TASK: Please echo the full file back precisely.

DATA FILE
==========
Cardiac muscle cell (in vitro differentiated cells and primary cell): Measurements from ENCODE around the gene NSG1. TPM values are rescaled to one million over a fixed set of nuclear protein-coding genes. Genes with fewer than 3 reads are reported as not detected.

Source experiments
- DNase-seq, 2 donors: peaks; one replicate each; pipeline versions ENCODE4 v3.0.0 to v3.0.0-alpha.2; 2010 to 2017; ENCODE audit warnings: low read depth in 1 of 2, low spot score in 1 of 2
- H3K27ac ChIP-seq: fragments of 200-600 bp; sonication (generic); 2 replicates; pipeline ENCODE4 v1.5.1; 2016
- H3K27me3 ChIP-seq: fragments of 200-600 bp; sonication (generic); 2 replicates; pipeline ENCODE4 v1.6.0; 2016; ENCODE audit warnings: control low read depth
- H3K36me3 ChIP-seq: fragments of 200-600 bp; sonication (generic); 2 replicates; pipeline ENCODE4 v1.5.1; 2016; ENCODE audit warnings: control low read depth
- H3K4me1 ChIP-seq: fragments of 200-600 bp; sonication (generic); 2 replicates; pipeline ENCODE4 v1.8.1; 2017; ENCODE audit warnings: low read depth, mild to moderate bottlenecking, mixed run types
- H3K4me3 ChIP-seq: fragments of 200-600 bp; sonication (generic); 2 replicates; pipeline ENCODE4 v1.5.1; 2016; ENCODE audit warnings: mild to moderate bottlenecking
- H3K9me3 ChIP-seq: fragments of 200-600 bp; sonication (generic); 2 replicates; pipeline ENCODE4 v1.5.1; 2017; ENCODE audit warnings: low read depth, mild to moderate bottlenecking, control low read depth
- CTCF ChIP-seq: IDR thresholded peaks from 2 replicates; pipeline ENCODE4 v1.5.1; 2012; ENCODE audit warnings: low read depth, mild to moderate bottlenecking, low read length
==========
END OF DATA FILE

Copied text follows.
Cardiac muscle cell (in vitro differentiated cells and primary cell): Measurements from ENCODE around the gene NSG1. TPM values are rescaled to one million over a fixed set of nuclear protein-coding genes. Genes with fewer than 3 reads are reported as not detected.

Source experiments
- DNase-seq, 2 donors: peaks; one replicate each; pipeline versions ENCODE4 v3.0.0 to v3.0.0-alpha.2; 2010 to 2017; ENCODE audit warnings: low read depth in 1 of 2, low spot score in 1 of 2
- H3K27ac ChIP-seq: fragments of 200-600 bp; sonication (generic); 2 replicates; pipeline ENCODE4 v1.5.1; 2016
- H3K27me3 ChIP-seq: fragments of 200-600 bp; sonication (generic); 2 replicates; pipeline ENCODE4 v1.6.0; 2016; ENCODE audit warnings: control low read depth
- H3K36me3 ChIP-seq: fragments of 200-600 bp; sonication (generic); 2 replicates; pipeline ENCODE4 v1.5.1; 2016; ENCODE audit warnings: control low read depth
- H3K4me1 ChIP-seq: fragments of 200-600 bp; sonication (generic); 2 replicates; pipeline ENCODE4 v1.8.1; 2017; ENCODE audit warnings: low read depth, mild to moderate bottlenecking, mixed run types
- H3K4me3 ChIP-seq: fragments of 200-600 bp; sonication (generic); 2 replicates; pipeline ENCODE4 v1.5.1; 2016; ENCODE audit warnings: mild to moderate bottlenecking
- H3K9me3 ChIP-seq: fragments of 200-600 bp; sonication (generic); 2 replicates; pipeline ENCODE4 v1.5.1; 2017; ENCODE audit warnings: low read depth, mild to moderate bottlenecking, control low read depth
- CTCF ChIP-seq: IDR thresholded peaks from 2 replicates; pipeline ENCODE4 v1.5.1; 2012; ENCODE audit warnings: low read depth, mild to moderate bottlenecking, low read length